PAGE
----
Jerry Jones sends the message that he is content with mediocre in keeping Jason Garrett.
By MATT MOSLEY FS Southwest
One of the downsides to being stuck on Loop .500 in the NFL other than insanity is the head coach never has any job security. But if you're going to be mediocre, it does seem like the
Cowboys organization offers safe harbor.
With the Cowboys sitting at 5-5, a half-game behind the Eagles in the quest for the NFC East title, Jerry Jones was asked whether head coach Jason Garrett would return for the 2014 season. Jones has been known to duck and dive similar questions, but he gave a very direct "yes" when pressed on the issue Thursday at Valley Ranch.
Perhaps he felt the pressure to steal a headline or two in the wake of the Rangers making a blockbuster trade to land first baseman Prince Fielder. Otherwise, there's no good reason to make some type of public commitment to Garrett as he prepares for the biggest game of the season…to this point.
"We're positioned to get in the playoffs," Jones told a group of reporters Thursday. "We see logically how to get in the playoffs. We have that, for all practical purposes, in our control. Now that's a pretty good spot to be in after 10 games. A lot of this story is to be played out, but it does not have a bearing on whether or not he will be our coach next year. It has no bearing on that."
If we take Jerry at his word, he's guaranteeing Garrett another season no matter how the season ends. There's no reason in the world to make this proclamation in November. It's not like having a vote of confidence from Jerry is going to inspire Garrett. Something more along the lines of, "I'll let you know Jason's job security in six weeks" would've been far more effective.
But Jones loves making folks feel comfortable. And the reality is that Garrett probably deserves the benefit of the doubt when you consider the hand he's been dealt by Jones. This is a man who scoffed at the idea of selecting a defensive tackle in the first round of last April's draft because Sharrif Floyd wasn't a "quick-twitch" player.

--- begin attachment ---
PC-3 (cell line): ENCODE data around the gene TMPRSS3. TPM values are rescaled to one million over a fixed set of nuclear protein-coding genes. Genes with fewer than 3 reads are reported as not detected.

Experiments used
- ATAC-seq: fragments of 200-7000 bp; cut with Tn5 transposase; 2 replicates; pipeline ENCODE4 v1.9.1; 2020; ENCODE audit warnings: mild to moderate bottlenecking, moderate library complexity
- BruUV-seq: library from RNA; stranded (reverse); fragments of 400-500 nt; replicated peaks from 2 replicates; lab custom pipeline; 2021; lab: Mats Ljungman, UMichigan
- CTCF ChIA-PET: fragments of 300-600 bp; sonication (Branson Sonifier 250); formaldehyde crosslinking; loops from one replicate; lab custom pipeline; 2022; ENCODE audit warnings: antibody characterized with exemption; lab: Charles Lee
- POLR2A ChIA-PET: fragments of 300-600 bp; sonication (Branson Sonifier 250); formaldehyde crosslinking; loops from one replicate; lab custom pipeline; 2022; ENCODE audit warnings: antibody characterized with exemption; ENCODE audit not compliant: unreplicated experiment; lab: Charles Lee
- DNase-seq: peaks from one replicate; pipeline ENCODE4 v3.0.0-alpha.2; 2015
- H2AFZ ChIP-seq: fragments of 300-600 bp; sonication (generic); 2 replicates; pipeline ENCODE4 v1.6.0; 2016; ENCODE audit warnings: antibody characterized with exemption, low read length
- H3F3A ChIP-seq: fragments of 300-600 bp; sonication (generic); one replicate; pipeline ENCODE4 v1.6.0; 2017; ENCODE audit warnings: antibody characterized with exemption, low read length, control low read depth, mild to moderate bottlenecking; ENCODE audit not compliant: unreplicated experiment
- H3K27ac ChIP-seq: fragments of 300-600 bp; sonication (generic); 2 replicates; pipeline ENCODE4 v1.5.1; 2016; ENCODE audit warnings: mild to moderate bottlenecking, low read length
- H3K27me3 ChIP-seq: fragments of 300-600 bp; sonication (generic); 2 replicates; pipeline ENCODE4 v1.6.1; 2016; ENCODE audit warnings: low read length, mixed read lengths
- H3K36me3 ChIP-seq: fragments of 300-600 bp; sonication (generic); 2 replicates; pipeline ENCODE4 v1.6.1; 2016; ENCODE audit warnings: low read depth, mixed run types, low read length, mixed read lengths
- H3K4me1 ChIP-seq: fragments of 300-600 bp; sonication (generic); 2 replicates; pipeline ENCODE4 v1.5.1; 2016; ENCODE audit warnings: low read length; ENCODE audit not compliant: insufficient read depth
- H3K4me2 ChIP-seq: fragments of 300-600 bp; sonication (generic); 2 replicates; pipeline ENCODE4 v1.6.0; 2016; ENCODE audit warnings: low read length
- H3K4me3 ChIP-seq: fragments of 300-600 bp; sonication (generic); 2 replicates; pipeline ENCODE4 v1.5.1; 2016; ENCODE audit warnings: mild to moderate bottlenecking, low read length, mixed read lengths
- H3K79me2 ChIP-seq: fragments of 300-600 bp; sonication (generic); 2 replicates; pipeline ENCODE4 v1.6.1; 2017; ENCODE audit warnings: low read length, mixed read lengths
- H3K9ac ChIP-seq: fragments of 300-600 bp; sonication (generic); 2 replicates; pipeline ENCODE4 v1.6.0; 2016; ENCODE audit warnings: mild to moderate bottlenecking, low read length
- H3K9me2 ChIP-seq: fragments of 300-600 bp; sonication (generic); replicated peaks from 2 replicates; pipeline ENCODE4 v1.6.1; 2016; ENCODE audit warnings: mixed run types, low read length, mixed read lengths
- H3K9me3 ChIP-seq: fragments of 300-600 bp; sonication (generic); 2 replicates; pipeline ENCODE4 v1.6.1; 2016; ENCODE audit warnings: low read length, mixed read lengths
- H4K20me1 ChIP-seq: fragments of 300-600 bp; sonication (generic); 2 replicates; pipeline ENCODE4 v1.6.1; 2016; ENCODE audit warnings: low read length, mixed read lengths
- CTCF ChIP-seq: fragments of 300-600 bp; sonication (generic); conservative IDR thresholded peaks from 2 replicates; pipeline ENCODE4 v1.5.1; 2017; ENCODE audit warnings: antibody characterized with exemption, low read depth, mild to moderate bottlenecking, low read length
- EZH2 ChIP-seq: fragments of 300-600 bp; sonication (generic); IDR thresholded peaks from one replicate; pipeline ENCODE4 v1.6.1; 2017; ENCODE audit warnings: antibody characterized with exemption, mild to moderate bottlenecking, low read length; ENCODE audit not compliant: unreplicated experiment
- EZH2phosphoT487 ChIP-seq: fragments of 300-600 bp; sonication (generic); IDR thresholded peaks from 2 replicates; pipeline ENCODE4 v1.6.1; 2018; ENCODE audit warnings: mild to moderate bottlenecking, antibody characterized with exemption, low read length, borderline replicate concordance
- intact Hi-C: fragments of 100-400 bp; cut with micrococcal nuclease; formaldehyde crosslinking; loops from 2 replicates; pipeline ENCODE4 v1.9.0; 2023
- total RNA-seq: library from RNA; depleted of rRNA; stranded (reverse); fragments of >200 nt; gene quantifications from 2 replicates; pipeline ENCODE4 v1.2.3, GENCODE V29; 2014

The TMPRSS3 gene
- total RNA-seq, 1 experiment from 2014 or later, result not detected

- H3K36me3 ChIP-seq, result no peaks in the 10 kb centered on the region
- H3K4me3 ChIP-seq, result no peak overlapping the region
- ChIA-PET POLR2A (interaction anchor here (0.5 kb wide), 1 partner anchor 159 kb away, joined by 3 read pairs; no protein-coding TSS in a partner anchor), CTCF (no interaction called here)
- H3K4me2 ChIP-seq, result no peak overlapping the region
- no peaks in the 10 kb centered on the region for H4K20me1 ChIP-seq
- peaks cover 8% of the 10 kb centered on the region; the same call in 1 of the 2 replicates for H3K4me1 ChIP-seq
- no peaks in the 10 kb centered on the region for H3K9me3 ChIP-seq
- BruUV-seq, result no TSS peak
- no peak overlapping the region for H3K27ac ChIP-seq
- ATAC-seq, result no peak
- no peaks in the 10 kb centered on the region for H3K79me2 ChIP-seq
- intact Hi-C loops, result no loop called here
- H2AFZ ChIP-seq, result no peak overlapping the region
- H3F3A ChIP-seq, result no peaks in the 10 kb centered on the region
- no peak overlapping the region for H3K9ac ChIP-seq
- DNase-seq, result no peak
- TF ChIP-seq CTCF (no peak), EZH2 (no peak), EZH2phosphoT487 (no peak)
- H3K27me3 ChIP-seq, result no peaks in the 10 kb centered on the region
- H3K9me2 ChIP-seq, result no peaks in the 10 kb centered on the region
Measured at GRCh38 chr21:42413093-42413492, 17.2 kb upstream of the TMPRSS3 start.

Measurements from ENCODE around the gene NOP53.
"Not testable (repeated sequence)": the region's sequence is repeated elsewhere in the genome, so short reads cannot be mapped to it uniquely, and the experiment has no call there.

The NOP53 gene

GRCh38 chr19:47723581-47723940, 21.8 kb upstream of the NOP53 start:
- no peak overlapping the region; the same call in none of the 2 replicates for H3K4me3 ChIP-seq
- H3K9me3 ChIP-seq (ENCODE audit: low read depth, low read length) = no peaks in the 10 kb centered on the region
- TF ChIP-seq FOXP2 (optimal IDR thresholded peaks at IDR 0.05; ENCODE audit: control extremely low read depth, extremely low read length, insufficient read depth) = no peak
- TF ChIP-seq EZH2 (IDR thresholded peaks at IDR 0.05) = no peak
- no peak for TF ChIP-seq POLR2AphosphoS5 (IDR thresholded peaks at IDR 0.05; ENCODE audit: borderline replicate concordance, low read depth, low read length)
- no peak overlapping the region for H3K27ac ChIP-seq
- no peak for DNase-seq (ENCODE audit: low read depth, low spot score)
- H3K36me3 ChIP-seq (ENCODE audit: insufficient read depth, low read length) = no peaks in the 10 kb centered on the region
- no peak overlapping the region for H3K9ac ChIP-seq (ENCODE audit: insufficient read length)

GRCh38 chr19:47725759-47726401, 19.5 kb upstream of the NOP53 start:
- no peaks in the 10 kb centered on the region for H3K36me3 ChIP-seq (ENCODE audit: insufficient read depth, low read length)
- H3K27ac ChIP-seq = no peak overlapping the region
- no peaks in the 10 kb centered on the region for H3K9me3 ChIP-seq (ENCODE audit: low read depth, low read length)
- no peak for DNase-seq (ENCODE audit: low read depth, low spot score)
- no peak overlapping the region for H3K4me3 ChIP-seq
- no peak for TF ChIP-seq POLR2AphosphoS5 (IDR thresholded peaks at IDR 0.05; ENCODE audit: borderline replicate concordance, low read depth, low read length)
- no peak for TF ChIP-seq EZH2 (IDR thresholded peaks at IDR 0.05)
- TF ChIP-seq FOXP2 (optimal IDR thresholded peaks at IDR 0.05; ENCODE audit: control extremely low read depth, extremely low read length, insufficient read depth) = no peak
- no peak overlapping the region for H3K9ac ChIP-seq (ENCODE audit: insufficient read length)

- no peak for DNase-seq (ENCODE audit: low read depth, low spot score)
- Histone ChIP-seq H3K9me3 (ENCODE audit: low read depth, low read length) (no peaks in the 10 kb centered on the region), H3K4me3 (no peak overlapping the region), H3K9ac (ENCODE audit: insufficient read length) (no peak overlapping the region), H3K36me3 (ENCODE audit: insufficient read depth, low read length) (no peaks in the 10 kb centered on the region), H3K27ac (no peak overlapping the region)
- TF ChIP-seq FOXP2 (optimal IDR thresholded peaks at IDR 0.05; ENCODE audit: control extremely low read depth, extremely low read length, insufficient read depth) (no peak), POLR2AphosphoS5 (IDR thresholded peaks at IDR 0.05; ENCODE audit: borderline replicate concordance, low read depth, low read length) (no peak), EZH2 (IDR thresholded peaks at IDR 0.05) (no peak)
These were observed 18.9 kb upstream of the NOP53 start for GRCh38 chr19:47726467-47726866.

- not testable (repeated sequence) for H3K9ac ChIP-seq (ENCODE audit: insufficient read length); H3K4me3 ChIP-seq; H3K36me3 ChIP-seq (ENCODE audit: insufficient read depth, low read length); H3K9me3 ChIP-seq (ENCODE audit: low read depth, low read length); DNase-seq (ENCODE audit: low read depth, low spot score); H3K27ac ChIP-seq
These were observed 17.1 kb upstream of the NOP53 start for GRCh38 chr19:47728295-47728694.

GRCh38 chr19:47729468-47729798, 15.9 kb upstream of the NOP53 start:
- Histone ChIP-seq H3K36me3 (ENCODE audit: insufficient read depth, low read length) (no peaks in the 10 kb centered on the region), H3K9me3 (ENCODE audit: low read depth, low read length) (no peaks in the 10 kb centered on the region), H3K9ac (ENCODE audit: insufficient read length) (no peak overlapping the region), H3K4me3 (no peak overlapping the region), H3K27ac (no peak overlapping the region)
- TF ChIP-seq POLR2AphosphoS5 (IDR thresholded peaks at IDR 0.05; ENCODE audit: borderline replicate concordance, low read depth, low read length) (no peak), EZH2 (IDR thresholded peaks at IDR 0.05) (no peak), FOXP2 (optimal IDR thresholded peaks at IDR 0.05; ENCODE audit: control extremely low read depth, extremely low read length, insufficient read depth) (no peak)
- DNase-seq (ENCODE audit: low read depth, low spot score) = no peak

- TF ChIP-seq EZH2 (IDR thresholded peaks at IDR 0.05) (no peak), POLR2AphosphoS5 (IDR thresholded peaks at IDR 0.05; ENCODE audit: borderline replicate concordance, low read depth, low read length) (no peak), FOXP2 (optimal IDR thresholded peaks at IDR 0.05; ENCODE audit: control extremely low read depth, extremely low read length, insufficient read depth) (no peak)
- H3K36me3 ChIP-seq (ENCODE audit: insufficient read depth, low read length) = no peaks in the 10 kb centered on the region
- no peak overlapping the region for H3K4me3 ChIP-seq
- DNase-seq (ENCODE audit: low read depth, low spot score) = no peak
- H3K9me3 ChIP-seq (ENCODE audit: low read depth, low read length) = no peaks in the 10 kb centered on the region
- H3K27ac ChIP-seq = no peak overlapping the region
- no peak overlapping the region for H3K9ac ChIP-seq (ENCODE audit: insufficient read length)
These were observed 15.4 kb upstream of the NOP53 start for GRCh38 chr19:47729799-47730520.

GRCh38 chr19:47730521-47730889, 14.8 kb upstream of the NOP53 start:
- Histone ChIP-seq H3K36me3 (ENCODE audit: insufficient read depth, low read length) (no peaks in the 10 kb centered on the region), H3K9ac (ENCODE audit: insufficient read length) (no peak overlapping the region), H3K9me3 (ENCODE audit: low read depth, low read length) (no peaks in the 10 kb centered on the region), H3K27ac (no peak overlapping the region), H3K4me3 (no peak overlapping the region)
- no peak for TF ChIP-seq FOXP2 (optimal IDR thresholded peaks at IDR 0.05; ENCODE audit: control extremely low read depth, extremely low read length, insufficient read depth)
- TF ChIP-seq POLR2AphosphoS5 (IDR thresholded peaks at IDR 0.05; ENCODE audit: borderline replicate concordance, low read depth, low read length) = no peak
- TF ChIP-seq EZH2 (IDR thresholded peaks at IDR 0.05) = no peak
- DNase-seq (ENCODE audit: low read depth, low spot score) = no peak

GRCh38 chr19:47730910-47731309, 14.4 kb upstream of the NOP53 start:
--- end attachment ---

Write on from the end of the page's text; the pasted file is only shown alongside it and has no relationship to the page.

Jones is also the man who likely forced Garrett to turn playcalling duties over to Bill Callahan. That's gone so smoothly that some folks believe Garrett should've reclaimed those duties during the bye week. I had hoped that a blowout loss to the Saints might cause the Cowboys to make some fundamental changes. But Jerry's blind optimism doesn't permit those types of honest evaluations to take place.
"I'm disappointed that we don't have a better record, but [Garrett] has got us in position to win the division and has got a team here that I firmly believe has the ability to be one of the better-playing teams at the end," Jones said Thursday.
The only thing you could possibly base a statement like that on would be narrow losses to top AFC teams such as the Chiefs and Broncos. But since that 51-48 loss to the Broncos, the offense has gone into a funk. Jones was so proud that quarterback
Tony Romo had kept pace with Peyton Manning in that game. But the Cowboys have somehow turned Romo into a cautious player who is constantly checking into quick outs to nondescript tight ends.
If you're going to invest $55 million guaranteed in one player, you might as well take him out for a spin every now and then. Romo's declining numbers are the biggest reason Garrett should've reclaimed playcalling duties.
But now that he's been promised another season as head coach, maybe Garrett's in no hurry to make a radical change. As Jerry said, these last six games don't have any bearing on his head coach's future.